Hurricane Ian leaves Cuba in the dark and causes evacuations in Florida | Weather News

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Cuba’s power grid collapsed, leaving the country of 11 million people without electricity, after Hurricane Ian tore through the western end of the island.

Thousands of people were evacuated ahead of the severe storm, which made landfall early Tuesday in Cuba’s Pinar del Rio province, where much of the tobacco used for its cigars is grown.

Lázaro Guerra, technical director of Cuba’s Electric Union, said an outage in the national electrical system, partly due to the storm, affected the power grid.

Guerra said crews would work through the night and into early Wednesday to restore power, according to state media.

Cuban residents described the “destruction” and posted on social media images of flooded streets and trees downed by fierce winds. At the time of impact, the US National Hurricane Center (NHC) reported Ian’s maximum wind speed as 205 km/h (127 mph) and said there were “significant impacts from the wind and storm surges”.

State media said Cuban President Miguel Díaz-Canel visited the affected region.

In Consolacion de Sur, 145 km southwest of Havana, Caridad Fernandez, 65, said his roof was badly damaged and water came through his front door.

“Everything we have is damaged,” she said. “But we will get through this, we will keep moving forward.”

The hurricane caused extensive damage as it passed through Pinar del Rio in Cuba and left the island without any power. [Alexandre Meneghini/Reuters]

In San Juan y Martinez, the hub of the cigar industry, “it was apocalyptic, a real disaster,” Hirochi Robaina of the Robaina tobacco plantation said on Facebook.

“I got through the hurricane at home with my husband and the dog. The masonry and zinc roof of the house had just been laid. But the storm destroyed it,” said Mercedes Valdés, who lives along the highway from Pinar del Río to San Juan y Martínez. “We couldn’t get our things back…we just ran away.”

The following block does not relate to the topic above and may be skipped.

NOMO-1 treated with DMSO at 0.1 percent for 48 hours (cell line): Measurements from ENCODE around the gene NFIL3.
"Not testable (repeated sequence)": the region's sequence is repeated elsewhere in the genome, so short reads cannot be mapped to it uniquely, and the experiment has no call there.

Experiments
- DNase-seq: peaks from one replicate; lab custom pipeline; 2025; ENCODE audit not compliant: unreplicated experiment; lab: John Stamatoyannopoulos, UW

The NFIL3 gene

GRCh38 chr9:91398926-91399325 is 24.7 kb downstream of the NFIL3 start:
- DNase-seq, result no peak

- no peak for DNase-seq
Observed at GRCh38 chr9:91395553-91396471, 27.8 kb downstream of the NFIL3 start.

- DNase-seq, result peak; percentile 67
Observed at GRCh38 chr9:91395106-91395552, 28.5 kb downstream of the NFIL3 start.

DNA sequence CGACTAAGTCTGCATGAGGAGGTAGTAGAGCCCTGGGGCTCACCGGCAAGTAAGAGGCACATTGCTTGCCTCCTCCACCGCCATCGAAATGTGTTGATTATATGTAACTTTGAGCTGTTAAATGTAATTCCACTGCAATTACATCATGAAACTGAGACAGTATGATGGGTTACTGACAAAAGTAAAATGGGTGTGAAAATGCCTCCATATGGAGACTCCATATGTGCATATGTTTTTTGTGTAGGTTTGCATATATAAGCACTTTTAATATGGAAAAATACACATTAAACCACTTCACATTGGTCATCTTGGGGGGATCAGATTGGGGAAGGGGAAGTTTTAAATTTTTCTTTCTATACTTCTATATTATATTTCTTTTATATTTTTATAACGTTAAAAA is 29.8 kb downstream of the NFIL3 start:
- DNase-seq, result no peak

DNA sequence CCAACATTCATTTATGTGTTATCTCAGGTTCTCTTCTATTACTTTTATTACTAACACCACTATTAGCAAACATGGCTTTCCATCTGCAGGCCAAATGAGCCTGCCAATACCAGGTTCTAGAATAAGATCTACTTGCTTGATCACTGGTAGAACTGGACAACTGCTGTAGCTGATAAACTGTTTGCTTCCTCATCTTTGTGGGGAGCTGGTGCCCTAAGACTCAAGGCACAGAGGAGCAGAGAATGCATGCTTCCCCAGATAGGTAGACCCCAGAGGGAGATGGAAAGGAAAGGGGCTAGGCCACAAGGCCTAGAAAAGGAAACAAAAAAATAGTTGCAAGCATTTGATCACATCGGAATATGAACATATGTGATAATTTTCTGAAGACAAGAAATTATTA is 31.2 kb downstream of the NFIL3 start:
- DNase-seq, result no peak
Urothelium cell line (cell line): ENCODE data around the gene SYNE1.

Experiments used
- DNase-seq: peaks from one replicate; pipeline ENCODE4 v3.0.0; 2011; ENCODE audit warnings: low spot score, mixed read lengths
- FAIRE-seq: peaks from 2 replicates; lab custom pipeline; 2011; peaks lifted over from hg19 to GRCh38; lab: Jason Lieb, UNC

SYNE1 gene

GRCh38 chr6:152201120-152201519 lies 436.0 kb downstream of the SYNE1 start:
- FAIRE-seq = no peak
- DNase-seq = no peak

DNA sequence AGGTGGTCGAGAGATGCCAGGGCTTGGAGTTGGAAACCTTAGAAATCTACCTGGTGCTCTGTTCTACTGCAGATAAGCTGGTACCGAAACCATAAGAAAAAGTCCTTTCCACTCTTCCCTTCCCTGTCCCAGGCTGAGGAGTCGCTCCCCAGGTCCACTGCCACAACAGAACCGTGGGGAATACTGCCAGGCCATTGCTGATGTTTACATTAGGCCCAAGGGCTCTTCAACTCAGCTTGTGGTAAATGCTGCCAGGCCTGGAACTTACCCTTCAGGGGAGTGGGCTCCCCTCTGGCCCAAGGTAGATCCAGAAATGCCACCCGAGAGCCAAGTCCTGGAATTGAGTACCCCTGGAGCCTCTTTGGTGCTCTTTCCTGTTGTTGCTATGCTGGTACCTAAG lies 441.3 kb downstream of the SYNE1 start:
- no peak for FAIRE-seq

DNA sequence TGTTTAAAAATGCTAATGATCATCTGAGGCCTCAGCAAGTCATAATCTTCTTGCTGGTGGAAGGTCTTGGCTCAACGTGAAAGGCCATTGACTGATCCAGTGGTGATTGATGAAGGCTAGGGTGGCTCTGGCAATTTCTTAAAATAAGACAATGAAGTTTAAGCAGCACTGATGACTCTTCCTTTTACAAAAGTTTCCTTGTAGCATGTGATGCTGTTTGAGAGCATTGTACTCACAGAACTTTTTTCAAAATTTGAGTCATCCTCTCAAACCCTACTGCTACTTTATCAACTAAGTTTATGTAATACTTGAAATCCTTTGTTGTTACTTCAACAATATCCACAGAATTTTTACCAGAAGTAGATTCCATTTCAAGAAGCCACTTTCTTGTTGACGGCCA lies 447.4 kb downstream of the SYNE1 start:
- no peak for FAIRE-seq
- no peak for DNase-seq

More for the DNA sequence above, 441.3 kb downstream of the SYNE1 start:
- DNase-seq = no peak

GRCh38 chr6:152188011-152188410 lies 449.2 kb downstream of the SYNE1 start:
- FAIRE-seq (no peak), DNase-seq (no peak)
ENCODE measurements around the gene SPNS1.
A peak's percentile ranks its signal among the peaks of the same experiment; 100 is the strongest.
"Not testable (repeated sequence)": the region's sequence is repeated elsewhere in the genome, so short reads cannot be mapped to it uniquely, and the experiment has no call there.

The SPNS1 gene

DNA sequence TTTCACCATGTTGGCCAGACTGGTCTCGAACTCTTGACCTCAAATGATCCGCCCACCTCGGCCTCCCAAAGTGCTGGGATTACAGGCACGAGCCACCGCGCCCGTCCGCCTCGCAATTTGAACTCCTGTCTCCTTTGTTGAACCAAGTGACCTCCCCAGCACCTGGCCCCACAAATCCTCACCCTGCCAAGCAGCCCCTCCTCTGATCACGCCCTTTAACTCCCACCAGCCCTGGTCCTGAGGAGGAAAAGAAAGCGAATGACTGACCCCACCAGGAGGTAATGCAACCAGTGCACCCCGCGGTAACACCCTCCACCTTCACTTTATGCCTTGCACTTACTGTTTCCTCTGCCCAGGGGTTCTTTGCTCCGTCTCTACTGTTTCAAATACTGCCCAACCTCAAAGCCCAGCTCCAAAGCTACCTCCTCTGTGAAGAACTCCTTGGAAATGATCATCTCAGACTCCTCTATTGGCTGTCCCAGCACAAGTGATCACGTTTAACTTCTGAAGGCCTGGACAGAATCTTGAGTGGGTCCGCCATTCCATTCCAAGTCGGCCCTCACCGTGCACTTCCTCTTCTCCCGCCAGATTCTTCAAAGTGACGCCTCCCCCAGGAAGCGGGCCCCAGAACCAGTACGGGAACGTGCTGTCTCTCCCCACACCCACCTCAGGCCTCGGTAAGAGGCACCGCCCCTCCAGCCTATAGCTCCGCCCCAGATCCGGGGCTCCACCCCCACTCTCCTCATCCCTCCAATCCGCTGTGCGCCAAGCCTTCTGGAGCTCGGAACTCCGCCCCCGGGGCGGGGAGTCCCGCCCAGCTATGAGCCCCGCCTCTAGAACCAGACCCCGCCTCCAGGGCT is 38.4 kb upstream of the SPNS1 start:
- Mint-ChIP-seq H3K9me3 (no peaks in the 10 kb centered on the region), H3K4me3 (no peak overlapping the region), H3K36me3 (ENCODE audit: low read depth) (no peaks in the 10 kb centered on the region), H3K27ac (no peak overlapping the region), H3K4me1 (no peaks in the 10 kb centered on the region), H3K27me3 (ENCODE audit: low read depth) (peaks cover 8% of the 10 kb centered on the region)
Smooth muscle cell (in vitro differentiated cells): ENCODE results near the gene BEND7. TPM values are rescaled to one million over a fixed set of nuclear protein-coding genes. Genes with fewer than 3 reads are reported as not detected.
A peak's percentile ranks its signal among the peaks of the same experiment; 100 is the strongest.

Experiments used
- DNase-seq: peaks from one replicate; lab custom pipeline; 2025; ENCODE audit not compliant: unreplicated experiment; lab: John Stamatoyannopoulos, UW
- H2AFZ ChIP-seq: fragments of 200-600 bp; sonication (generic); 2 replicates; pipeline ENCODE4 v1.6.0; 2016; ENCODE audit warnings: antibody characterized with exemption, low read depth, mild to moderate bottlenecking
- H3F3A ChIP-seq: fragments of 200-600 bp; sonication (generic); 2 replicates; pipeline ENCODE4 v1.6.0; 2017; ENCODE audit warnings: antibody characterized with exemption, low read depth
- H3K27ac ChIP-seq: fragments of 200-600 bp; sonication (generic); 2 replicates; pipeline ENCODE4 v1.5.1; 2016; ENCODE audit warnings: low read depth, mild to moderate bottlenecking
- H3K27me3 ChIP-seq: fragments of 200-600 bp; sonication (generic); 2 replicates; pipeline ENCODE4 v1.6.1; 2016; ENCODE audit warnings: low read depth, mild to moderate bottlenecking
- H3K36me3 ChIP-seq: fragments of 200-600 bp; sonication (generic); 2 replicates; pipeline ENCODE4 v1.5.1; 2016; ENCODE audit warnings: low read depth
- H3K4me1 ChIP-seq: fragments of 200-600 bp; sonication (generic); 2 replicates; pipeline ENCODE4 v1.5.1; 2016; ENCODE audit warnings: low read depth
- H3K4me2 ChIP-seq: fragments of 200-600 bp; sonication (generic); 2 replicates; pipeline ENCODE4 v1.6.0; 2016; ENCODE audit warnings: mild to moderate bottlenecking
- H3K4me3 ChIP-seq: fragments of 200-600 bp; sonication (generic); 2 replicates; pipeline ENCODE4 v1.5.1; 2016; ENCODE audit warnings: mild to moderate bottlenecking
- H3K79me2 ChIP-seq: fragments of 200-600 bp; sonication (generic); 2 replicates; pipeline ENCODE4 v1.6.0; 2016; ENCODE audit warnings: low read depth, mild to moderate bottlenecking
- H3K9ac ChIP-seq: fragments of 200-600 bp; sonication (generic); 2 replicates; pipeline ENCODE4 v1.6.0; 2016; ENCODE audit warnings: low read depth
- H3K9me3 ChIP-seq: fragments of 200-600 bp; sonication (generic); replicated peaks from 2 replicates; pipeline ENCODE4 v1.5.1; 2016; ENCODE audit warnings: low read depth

Warm seas strengthen the storm

The storm is expected to strengthen as it crosses the warm waters of the Gulf of Mexico, with winds reaching 225 km/h (140 mph) as it approaches the southwest coast of Florida.

Winds are expected to reach hurricane force by Wednesday morning.

“Right now we are focusing on [the] West-central Florida is the primary impact area,” hurricane expert Andy Latto told the Associated Press news agency on Tuesday.

Hurricane Ian follows Hurricane Fiona, a powerful storm that killed at least a dozen people, knocked out power and caused extensive damage to homes and streets in Puerto Rico, the Dominican Republic and the Canada.

Florida Governor Ron DeSantis said about 2.5 million people were under evacuation orders in the state and warned that damage was expected across a wide area regardless of the weather. place where Ian touched down. He urged people to be prepared for power outages and to move away from the storm.

“When you have five to 10 foot storm surge, that’s not something you want to be a part of,” said DeSantis, who declared a statewide emergency and mobilized 5,000 troops. of the Florida National Guard, with 2,000 more on standby in neighboring states. States.

“And Mother Nature is a very formidable adversary,” he said.

US President Joe Biden has declared an emergency over the impending storm, authorizing the Department of Homeland Security and the Federal Emergency Management Agency (FEMA) to coordinate disaster relief and provide assistance to protect people. lives and property.

A woman crosses an empty street during Hurricane Ian in Havana, Cuba.
A woman crosses an empty street during Hurricane Ian in Havana, Cuba [Ismael Francisco/AP Photo]

FEMA has strategically positioned generators, along with millions of meals and millions of gallons of water, to help, White House press secretary Karine Jean-Pierre said.

Tampa resident Gil Gonzalez mounted his windows with plywood on Tuesday and had sandbags ready to protect his home.

He and his wife had stocked up on bottled water and packed torches, batteries for their cell phones and a camp stove with a large propane burner as they prepared to evacuate.

“All the most valuable possessions, we put them upstairs in a friend’s house and nearby, and we loaded up the car,” Gonzalez said. “I think we are ready.”

Damaging winds and flooding are expected across the peninsula as Ian moves north, reaching Georgia, South Carolina and other parts of the southeastern United States between Friday and Sunday, it said. the NHC.

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